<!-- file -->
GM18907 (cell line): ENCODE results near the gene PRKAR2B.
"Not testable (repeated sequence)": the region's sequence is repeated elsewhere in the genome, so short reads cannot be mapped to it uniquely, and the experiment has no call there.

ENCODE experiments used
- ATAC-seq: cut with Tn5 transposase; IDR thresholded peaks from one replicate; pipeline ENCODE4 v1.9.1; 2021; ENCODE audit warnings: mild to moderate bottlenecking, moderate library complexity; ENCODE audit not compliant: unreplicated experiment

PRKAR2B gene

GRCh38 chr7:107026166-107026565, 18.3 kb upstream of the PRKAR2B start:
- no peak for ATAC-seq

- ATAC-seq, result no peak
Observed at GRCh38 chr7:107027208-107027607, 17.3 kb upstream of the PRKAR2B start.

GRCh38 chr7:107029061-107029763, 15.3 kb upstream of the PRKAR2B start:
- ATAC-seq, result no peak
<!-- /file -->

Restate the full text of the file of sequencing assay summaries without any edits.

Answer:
GM18907 (cell line): ENCODE results near the gene PRKAR2B.
"Not testable (repeated sequence)": the region's sequence is repeated elsewhere in the genome, so short reads cannot be mapped to it uniquely, and the experiment has no call there.

ENCODE experiments used
- ATAC-seq: cut with Tn5 transposase; IDR thresholded peaks from one replicate; pipeline ENCODE4 v1.9.1; 2021; ENCODE audit warnings: mild to moderate bottlenecking, moderate library complexity; ENCODE audit not compliant: unreplicated experiment

PRKAR2B gene

GRCh38 chr7:107026166-107026565, 18.3 kb upstream of the PRKAR2B start:
- no peak for ATAC-seq

- ATAC-seq, result no peak
Observed at GRCh38 chr7:107027208-107027607, 17.3 kb upstream of the PRKAR2B start.

GRCh38 chr7:107029061-107029763, 15.3 kb upstream of the PRKAR2B start:
- ATAC-seq, result no peak